Isabel Goicolea, a Spanish doctor who works for the Amazon Health Foundation (FUSA), which is supported by UNFPA, the United Nations Population Fund, describes the access to skilled health services in rural areas of the province as ‘incredibly low’, compared with urban areas. In cities, 76.5 per cent of women receive skilled maternal care, while only 15 per cent of the indigenous Quichua women do. The entire Orellana province is served by one hospital with only 15 beds, in addition to a few rural clinics.

Mandating free care for all

In the Amazon region, the maternal mortality rate is considerably higher than the national average. An investigation carried out over six months in 2004 revealed a maternal mortality rate of 300 per 100,000 live births for the province of Orellana – more than twice the national average and higher than in most countries in the region.

“We looked at all the deaths of women of childbearing age to find out what was the real cause of their deaths. None of them were registered as maternal deaths, but nearly all of them were,” says Goicolea.

A 1998 law guarantees all pregnant women and their children (up to age five) free health care. Some people claim that the law is ‘just a piece of paper’ and does not ensure free care for all, but members of a national network, supported by UNFPA, of ‘User’s Committees’ work to ensure that the law makes free maternal care accessible to all.

A woman and her child at a maternity clinic. Photo: Carina Wint/UNFPA

The system is far from flawless, but the User’s Committee in Coca keeps pushing to solve problems like shortages of physicians and free medicines, discrimination based on race and social class, language problems (for indigenous groups), and in some cases unwillingness by physicians to comply with the law.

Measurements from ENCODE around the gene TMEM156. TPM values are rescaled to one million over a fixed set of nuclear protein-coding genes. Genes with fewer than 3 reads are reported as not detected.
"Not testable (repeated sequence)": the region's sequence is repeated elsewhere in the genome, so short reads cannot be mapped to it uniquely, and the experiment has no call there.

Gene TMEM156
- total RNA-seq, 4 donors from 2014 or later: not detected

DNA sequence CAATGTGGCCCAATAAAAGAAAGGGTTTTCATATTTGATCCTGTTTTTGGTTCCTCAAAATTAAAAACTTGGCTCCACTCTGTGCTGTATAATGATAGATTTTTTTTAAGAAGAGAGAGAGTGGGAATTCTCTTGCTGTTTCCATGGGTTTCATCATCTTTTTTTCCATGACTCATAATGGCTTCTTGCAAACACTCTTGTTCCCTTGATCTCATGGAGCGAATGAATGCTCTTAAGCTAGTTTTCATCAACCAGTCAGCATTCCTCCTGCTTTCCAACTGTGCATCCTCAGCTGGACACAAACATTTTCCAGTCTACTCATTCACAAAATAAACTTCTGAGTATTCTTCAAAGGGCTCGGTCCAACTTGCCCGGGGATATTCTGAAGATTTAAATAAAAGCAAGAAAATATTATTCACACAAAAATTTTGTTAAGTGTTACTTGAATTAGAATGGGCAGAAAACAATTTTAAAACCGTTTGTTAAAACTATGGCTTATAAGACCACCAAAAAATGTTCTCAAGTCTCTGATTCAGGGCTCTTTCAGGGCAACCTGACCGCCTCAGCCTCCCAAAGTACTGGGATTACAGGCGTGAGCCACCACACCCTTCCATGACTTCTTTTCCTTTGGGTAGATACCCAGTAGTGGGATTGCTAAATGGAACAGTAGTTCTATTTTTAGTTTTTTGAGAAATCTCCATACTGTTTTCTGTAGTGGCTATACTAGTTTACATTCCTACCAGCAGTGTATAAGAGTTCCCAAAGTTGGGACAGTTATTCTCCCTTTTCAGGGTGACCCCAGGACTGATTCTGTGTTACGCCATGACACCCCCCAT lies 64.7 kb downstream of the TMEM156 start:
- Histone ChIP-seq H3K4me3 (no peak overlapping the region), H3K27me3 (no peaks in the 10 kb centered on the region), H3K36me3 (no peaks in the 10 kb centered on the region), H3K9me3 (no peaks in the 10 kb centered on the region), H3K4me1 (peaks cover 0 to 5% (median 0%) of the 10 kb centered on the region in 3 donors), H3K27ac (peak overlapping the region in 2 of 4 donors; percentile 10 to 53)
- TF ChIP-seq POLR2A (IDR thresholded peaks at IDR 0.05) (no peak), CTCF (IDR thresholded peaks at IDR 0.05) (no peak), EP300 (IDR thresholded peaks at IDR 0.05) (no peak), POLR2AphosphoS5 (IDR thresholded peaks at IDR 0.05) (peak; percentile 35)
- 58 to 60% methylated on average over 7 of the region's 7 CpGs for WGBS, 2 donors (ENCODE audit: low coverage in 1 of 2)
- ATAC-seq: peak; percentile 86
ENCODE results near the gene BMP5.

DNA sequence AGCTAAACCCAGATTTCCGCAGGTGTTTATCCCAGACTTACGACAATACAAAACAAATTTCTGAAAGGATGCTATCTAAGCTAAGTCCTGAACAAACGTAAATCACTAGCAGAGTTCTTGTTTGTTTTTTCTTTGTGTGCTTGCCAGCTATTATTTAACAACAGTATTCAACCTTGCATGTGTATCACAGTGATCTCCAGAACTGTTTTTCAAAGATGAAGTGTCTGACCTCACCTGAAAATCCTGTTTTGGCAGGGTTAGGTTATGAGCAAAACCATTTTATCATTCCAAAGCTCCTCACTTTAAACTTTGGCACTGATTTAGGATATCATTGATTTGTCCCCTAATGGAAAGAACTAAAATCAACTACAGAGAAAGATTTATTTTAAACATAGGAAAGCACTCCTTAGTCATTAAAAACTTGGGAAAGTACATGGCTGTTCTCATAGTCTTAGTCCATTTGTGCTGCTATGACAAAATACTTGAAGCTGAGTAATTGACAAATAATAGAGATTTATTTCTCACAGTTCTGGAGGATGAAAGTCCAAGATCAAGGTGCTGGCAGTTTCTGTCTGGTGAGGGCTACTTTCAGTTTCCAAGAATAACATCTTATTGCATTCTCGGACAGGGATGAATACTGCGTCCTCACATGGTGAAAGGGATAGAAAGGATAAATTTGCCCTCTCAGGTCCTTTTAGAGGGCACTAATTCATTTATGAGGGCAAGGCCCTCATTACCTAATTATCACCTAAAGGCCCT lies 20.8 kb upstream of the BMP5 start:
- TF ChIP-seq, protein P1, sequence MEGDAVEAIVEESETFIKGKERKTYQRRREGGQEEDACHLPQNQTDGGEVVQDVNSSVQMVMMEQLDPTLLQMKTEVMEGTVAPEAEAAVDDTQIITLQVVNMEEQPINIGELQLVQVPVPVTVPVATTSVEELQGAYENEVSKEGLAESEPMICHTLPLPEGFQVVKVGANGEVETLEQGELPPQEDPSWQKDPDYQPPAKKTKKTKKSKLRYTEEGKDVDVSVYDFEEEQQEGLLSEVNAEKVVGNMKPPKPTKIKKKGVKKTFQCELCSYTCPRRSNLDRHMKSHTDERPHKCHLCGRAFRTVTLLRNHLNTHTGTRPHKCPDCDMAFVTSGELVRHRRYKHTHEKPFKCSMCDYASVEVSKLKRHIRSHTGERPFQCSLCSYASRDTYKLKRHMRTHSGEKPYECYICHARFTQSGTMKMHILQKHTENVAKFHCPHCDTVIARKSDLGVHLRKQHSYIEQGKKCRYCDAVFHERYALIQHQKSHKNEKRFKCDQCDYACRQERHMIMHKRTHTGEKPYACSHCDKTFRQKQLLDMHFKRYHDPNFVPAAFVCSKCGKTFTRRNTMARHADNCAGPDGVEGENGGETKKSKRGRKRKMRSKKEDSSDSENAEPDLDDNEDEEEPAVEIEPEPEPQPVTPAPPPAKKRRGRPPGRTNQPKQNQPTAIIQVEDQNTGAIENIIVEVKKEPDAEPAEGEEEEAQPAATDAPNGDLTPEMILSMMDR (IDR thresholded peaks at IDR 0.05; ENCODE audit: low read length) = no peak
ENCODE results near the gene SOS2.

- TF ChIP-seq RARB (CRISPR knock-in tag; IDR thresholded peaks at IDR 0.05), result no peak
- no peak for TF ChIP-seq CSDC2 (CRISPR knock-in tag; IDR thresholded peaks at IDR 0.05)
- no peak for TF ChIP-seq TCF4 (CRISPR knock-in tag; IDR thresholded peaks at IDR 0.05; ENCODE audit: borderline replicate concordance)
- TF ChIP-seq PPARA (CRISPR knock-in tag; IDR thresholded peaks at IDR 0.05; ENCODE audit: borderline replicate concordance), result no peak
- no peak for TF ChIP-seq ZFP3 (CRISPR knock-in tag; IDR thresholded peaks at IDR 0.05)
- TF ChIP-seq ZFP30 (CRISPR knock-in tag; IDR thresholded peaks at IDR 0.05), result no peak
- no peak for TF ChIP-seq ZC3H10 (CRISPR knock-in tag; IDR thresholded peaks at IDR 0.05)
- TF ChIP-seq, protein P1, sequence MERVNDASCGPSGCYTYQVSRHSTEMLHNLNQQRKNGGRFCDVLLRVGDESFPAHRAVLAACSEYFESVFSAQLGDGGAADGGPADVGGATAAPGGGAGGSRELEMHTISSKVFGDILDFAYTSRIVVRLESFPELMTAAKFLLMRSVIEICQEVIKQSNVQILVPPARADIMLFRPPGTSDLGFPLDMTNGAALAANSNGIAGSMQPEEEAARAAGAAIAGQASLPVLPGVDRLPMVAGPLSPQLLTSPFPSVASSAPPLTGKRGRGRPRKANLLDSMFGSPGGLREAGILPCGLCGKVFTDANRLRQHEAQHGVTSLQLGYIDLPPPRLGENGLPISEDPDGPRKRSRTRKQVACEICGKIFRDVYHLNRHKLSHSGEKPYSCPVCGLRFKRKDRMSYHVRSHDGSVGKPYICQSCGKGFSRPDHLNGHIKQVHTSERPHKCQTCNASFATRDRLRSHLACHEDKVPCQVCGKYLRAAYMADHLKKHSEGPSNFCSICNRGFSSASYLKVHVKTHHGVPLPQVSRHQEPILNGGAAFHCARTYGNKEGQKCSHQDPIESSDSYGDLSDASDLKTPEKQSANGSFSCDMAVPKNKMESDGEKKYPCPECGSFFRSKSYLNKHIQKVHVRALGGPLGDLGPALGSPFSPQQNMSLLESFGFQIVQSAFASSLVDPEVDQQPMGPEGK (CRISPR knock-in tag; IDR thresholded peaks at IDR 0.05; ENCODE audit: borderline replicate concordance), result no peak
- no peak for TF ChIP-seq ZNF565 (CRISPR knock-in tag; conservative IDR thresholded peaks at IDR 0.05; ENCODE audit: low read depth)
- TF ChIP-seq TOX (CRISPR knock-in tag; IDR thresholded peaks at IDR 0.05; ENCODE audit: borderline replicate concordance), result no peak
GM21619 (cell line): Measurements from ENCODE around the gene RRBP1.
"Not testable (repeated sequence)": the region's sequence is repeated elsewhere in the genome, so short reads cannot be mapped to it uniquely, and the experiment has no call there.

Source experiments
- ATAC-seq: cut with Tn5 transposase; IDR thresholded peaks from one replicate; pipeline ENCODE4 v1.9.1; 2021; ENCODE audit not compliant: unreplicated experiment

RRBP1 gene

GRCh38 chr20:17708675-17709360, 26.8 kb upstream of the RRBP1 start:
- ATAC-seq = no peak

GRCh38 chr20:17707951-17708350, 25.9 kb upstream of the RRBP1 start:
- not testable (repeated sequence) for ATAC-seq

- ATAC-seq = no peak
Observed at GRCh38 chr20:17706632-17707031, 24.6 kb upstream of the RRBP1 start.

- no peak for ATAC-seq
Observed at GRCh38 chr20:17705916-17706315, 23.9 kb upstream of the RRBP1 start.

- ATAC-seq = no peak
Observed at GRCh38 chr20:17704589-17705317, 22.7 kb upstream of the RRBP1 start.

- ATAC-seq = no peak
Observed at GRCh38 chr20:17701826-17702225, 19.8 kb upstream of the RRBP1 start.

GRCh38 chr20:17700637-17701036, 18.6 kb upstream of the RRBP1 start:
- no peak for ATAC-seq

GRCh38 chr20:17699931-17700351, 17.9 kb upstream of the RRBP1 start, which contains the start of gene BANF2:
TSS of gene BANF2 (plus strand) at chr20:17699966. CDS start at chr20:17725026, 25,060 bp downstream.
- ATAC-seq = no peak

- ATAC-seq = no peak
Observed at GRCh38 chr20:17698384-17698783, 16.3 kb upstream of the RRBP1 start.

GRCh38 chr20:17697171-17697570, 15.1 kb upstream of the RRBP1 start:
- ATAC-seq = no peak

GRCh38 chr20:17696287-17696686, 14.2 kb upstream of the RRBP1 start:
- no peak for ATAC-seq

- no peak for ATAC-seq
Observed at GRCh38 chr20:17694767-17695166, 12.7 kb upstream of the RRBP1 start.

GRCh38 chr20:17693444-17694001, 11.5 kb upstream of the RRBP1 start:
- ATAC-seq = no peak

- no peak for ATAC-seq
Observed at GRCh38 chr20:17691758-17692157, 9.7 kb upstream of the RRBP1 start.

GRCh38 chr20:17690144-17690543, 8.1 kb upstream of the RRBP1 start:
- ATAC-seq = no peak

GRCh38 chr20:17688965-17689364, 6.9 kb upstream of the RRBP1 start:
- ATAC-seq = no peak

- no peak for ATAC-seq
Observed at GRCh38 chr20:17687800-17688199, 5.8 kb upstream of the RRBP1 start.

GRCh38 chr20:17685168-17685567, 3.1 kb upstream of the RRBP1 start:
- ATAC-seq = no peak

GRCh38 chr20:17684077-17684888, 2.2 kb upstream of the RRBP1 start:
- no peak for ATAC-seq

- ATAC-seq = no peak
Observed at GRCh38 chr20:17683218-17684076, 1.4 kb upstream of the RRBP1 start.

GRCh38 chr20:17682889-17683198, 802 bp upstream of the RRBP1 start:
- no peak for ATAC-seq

While the committees can help make sure that pregnant women receive better quality care without being charged for it, health authorities are responsible for expanding access to services.

Improving the reach of services

Rosa Japon, Provincial Health Director for Orellana, says the province is now extending its network of rural clinics, so as to improve access to skilled health services and emergency care for the rural population. The provincial health department, in cooperation with local authorities and grassroots organizations also organizes ‘health brigades’ – small groups of health professionals who travel by boat, car or even horseback to remote indigenous communities to offer health services and family planning methods.

Ecuador’s large indigenous population represents specific challenges for provision of maternal health services, explains Japon: “Whether they are Quichua, Shuar or Huaorani, they prefer to give birth at home. When they realize they need medical help, they do not have access.”

The health department is now working with facilitators recruited from the different indigenous groups to spread information about health care and offer basic health services.

UNFPA supports the effort to reach remote communities nation-wide and to improve the quality of maternal health services by training public health personnel in emergency obstetric care and providing methods for family planning.

“We want all women in Ecuador to be able to demand good quality maternal care, based on human rights and their right to health care,” says Mercedes Borrero, UNFPA Representative in Ecuador.  

— Trygve Olfarnes